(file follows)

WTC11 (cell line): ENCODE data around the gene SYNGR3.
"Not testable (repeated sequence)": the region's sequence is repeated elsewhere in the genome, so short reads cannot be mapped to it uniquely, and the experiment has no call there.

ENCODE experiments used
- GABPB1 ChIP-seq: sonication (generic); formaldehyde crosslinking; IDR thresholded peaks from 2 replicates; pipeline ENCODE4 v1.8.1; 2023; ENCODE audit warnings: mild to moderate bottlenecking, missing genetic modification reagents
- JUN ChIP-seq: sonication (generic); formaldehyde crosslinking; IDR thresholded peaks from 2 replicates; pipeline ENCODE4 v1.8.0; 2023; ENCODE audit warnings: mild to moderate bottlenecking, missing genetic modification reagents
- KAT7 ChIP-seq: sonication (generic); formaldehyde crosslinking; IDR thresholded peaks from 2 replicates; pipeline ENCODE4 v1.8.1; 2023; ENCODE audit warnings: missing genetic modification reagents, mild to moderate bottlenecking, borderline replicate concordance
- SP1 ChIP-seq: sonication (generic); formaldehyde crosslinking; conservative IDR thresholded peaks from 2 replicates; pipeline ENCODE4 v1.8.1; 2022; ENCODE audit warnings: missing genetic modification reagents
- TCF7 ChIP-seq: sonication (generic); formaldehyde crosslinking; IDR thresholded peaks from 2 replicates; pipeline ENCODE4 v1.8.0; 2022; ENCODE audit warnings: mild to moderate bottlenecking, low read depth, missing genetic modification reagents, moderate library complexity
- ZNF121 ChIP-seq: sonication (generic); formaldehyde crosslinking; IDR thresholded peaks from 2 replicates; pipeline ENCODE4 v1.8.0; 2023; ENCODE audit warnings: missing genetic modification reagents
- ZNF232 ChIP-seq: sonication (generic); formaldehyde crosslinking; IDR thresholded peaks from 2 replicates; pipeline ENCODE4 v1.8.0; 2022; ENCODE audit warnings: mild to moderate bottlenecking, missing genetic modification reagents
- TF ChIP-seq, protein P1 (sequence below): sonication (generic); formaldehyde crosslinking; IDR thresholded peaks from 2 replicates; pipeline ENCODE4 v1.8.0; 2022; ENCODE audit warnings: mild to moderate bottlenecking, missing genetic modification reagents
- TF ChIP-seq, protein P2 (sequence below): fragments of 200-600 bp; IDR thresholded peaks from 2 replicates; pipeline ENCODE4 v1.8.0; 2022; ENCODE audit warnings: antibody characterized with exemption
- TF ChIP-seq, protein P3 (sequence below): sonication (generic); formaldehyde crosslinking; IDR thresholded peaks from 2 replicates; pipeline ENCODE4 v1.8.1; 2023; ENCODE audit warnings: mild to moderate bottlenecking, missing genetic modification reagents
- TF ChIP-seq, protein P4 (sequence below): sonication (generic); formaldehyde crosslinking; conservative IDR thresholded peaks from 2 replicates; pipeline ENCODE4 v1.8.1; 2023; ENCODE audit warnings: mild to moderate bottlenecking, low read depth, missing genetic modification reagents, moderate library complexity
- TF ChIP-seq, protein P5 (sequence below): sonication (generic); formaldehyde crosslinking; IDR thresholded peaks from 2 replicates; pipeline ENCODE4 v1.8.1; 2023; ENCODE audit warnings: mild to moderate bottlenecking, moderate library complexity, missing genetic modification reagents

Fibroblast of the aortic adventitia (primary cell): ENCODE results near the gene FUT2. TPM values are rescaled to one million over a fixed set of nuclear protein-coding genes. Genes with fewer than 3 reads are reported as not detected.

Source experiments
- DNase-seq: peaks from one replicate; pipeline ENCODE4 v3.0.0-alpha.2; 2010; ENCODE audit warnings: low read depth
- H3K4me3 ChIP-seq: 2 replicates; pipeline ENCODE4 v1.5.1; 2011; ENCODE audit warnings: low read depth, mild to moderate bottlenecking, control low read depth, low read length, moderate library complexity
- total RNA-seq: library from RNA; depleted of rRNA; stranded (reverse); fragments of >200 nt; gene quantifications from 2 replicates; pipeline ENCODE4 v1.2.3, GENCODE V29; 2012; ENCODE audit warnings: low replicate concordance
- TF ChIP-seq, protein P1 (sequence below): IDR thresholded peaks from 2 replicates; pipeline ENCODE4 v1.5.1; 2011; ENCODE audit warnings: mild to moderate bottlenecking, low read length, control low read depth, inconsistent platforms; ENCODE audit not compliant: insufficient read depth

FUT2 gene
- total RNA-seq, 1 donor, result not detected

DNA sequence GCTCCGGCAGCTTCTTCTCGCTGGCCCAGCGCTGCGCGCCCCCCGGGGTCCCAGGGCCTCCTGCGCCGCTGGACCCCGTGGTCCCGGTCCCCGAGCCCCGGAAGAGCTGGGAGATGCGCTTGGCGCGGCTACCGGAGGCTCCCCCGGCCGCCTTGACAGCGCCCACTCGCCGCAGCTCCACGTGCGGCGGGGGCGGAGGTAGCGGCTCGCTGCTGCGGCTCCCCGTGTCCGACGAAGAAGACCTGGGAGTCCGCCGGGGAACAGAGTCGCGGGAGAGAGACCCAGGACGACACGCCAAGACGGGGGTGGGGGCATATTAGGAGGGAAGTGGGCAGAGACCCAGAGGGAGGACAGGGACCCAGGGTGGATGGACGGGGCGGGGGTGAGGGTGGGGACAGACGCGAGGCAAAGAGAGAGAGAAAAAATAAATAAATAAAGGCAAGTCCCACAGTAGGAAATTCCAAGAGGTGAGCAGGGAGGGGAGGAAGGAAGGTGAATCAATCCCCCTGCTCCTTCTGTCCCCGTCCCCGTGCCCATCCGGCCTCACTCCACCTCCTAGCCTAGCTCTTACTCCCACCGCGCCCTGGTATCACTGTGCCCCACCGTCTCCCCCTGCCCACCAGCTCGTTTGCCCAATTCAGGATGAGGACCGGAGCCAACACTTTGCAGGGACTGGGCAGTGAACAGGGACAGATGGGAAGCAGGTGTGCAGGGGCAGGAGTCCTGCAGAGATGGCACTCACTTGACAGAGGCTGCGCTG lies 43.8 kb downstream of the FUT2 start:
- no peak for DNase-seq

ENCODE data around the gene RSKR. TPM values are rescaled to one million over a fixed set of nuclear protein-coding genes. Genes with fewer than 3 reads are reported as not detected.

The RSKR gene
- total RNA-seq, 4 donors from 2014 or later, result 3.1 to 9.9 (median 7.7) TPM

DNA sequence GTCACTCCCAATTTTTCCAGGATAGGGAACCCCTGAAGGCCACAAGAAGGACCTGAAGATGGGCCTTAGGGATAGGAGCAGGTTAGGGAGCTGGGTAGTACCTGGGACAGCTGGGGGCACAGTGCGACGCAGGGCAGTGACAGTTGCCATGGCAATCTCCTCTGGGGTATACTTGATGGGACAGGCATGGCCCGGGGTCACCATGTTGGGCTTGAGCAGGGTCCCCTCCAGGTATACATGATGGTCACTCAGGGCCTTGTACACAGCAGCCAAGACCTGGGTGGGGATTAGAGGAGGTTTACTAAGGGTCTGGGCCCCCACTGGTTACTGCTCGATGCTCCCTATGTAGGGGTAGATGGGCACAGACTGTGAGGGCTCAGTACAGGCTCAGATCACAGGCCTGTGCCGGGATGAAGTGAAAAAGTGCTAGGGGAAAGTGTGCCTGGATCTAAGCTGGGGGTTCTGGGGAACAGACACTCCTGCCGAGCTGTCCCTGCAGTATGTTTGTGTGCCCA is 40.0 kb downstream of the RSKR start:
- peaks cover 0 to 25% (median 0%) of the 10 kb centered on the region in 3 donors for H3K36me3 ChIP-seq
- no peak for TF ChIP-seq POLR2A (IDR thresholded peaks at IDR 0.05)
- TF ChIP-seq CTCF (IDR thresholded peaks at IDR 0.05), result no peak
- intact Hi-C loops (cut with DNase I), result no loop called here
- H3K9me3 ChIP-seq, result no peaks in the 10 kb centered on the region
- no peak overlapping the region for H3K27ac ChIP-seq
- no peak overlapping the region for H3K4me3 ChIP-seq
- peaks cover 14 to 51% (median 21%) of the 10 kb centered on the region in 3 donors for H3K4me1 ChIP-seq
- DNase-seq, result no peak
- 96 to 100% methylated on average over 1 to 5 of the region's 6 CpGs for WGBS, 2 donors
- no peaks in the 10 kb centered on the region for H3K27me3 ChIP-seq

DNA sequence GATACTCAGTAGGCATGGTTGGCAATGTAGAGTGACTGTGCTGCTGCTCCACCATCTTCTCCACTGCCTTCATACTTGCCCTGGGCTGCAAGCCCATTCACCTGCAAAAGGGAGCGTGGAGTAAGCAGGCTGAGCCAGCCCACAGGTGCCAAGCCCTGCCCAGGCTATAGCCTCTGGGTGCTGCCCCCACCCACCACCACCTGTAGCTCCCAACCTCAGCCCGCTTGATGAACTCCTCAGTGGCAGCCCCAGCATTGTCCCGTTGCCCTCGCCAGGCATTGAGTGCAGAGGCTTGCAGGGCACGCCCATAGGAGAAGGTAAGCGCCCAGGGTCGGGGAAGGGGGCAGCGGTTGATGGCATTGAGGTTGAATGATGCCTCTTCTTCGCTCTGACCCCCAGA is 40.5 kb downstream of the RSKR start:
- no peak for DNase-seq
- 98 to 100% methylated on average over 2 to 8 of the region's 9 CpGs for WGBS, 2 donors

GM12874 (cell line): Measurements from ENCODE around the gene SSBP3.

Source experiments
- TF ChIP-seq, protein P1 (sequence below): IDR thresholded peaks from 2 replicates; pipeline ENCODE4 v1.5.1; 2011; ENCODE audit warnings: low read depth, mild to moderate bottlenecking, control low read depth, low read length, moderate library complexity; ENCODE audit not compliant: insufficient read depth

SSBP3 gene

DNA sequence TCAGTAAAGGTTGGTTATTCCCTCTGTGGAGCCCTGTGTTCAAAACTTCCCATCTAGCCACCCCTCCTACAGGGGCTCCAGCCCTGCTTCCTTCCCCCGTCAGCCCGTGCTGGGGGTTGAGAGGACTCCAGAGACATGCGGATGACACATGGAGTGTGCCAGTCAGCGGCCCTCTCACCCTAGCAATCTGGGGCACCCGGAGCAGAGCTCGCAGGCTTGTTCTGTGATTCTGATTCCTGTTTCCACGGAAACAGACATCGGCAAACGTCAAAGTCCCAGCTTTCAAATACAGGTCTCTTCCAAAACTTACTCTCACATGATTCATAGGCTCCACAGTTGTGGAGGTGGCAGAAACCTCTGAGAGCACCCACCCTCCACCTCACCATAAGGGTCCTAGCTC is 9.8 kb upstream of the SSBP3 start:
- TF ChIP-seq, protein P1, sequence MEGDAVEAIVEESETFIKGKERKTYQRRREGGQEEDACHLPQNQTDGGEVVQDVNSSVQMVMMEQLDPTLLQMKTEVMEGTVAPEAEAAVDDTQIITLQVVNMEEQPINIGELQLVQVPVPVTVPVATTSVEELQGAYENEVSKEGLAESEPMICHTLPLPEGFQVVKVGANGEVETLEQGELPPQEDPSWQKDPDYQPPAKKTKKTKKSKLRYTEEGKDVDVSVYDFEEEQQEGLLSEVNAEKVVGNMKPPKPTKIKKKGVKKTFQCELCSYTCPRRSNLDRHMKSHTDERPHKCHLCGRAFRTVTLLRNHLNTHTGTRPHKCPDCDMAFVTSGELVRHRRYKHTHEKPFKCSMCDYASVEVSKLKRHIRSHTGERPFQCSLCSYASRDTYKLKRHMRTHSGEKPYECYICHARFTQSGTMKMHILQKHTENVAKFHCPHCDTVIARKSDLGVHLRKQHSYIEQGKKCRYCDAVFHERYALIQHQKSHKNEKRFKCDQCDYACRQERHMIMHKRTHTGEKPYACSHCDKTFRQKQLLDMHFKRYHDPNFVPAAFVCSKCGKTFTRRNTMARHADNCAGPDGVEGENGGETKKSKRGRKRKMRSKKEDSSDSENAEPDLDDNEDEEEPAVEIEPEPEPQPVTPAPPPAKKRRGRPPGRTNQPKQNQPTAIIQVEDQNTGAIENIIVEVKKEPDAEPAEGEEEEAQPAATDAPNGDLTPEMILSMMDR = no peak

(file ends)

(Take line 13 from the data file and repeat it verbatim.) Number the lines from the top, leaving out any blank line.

- TF ChIP-seq, protein P3 (sequence below): sonication (generic); formaldehyde crosslinking; IDR thresholded peaks from 2 replicates; pipeline ENCODE4 v1.8.1; 2023; ENCODE audit warnings: mild to moderate bottlenecking, missing genetic modification reagents